Food For Thought #79: Agile Tribes, Overcoming Waterfall, Prototype, Learn, and Iterate, Fear of Failure

Food For Thought #79: Agile Tribes, Overcoming Waterfall, Prototype, Learn, and Iterate, Fear of Failure

Age of Product’s Food for Thought of February 19th, 2017—shared with 6,371 peers—focuses on how to create agile tribes by building great teams in a simple yet compelling framework, and thus overcome the waterfall legacy of established organizations.

We also dive deep into how to identify the right product, product increment, or feature: from hypotheses, via validation, to delivery.

Last but not least: We learn that failure itself is no longer an option but the goal. That the fear of failure is the enemy of innovation, and how the universal income thus might help becoming more innovative. (Star Trek. Finally.)

Agile Tribes and Transition

Jimmy Janlén (via Crisp): 4+3+2+1 Team Success Factors

Jimmy Janlén presents ‘4+3+2+1 Team Success Factors’, a model that captures and describes what you can do to help your team become strong and successful.

(via Farnam Street): Tribal Leadership: The Key To Building Great Teams

Have you ever wondered about internal organization dynamics and why some groups of people are more successful than others? Learn more on the hidden ‘tribal’ aspect of organizations.

(via Front Row Agile): Agile Transition Strategy

James Sywilok suggests aligning your transition strategy with the three principle organizational groups: early adopters, the silent majority, and finally the resistance.

Yvette Francino (via TechBeacon): Why hybrid agile-waterfall projects fail

Yvette Francino reports on a recent survey of 403 Development and IT professionals, which revealed that pure agile projects are more successful than those that use a combination of agile and waterfall approaches.

Jurgen De Smet: Large-Scale Scrum Adoption at BASE Company

Jurgen de Smet shares a presentation on how the BASE Company started its agile adoption, how they made bold changes, removed the PMO, and the middle management.

From the Blog: How to Make Agile Work in Fast-Growing Startups

From 2010 to 2017, I was working several years in three Berlin-based, fast-growing startups in my capacity as Scrum Master, agile coach, and Product Owner. These are my lessons learned on how to make ‘agile’ work in a fast-growing startup, and what anti-patterns to avoid at all costs.

Agile Tribes: How to Make Agile Work in Fast-Growing Startups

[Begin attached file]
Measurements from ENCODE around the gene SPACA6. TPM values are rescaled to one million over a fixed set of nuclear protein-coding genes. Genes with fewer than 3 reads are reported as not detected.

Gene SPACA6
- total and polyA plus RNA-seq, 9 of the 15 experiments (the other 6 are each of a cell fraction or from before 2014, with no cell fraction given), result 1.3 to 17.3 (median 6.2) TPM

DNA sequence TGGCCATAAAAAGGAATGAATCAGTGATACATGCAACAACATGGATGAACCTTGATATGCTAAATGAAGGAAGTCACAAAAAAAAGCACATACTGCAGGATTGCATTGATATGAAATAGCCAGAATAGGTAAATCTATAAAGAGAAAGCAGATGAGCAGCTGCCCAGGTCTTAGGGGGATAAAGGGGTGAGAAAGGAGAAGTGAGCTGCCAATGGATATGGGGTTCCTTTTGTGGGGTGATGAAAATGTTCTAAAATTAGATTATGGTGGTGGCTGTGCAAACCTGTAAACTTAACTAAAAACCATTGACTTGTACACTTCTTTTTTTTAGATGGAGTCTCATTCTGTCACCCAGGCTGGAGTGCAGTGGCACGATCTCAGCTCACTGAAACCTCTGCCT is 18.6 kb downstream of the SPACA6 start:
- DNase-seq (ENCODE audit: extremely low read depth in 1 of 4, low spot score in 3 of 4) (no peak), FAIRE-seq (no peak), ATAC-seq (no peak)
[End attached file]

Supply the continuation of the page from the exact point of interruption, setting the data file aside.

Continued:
Read more: How to Make Agile Work in Fast-Growing Startups

Product Discovery and Creation

Alex Osterwalder (via Strategyzer): Prototype, Learn, & Iterate

At each stage of your innovation journey, you should use different tools with varying levels of granularity to prototype your ideas. Alex Osterwalder walks you through that journey.

Eric Siu (via OpenView Labs): 6 Elements of a Successful Product Launch

In Eric Siu’s experience, successful product launches usually have the same few ingredients: the right timing, the right product, and the right customers.

Yassal Sundman (via Crisp): Feature Verification Funnel

You have a feature to implement. How do you choose the best way of implementation? Yassal Sundman shares her method — the verification funnel.

Brian Donohue (via Intercom): 6 weeks: why it's the Goldilocks of product timeframes

Brian Donohue details why Intercom opted for a six-week long product building cycle.

(via First Round Capital): Amazon’s Friction-Killing Tactics To Make Products More Seamless

Kintan Brahmbhatt, Director Product Management and Engineering PMO at Amazon, on how to detect and anticipate points of friction in a customer’s journey with your product.

The Essential Read

Christina Wodtke (via Medium): Five Models for Making Sense of Complex Systems

Christina Wodtke created a really helpful taxonomy for mental models, conceptual models, concept maps, mind maps, and system models.

Scott Santens (via Evonomics): Universal Basic Income Accelerates Innovation by Reducing Our Fear of Failure

Scott Santens explains why failure itself is no longer an option but the goal. And the fear of failure is the enemy of innovation.